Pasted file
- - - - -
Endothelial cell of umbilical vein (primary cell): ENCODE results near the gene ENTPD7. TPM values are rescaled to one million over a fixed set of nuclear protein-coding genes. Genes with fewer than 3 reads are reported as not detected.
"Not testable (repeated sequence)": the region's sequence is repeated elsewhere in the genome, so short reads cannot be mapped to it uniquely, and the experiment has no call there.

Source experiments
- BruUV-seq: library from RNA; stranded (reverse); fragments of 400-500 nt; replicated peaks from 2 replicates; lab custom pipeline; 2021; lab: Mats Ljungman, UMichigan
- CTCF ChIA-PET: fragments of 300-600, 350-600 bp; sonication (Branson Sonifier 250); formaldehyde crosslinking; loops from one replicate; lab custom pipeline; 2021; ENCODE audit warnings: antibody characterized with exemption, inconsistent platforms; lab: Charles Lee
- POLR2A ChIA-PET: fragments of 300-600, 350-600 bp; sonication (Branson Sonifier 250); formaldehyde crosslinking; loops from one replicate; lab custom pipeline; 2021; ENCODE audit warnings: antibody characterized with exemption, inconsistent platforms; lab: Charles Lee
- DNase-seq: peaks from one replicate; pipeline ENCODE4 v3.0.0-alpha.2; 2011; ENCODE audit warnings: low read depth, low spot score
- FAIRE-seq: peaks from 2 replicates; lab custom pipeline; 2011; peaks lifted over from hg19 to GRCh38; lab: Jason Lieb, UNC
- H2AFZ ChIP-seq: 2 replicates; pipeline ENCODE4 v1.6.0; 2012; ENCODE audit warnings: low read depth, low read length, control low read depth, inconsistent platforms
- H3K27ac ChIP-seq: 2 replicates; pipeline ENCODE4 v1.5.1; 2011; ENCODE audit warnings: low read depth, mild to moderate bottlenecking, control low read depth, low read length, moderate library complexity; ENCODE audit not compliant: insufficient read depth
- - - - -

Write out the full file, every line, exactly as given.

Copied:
Endothelial cell of umbilical vein (primary cell): ENCODE results near the gene ENTPD7. TPM values are rescaled to one million over a fixed set of nuclear protein-coding genes. Genes with fewer than 3 reads are reported as not detected.
"Not testable (repeated sequence)": the region's sequence is repeated elsewhere in the genome, so short reads cannot be mapped to it uniquely, and the experiment has no call there.

Source experiments
- BruUV-seq: library from RNA; stranded (reverse); fragments of 400-500 nt; replicated peaks from 2 replicates; lab custom pipeline; 2021; lab: Mats Ljungman, UMichigan
- CTCF ChIA-PET: fragments of 300-600, 350-600 bp; sonication (Branson Sonifier 250); formaldehyde crosslinking; loops from one replicate; lab custom pipeline; 2021; ENCODE audit warnings: antibody characterized with exemption, inconsistent platforms; lab: Charles Lee
- POLR2A ChIA-PET: fragments of 300-600, 350-600 bp; sonication (Branson Sonifier 250); formaldehyde crosslinking; loops from one replicate; lab custom pipeline; 2021; ENCODE audit warnings: antibody characterized with exemption, inconsistent platforms; lab: Charles Lee
- DNase-seq: peaks from one replicate; pipeline ENCODE4 v3.0.0-alpha.2; 2011; ENCODE audit warnings: low read depth, low spot score
- FAIRE-seq: peaks from 2 replicates; lab custom pipeline; 2011; peaks lifted over from hg19 to GRCh38; lab: Jason Lieb, UNC
- H2AFZ ChIP-seq: 2 replicates; pipeline ENCODE4 v1.6.0; 2012; ENCODE audit warnings: low read depth, low read length, control low read depth, inconsistent platforms
- H3K27ac ChIP-seq: 2 replicates; pipeline ENCODE4 v1.5.1; 2011; ENCODE audit warnings: low read depth, mild to moderate bottlenecking, control low read depth, low read length, moderate library complexity; ENCODE audit not compliant: insufficient read depth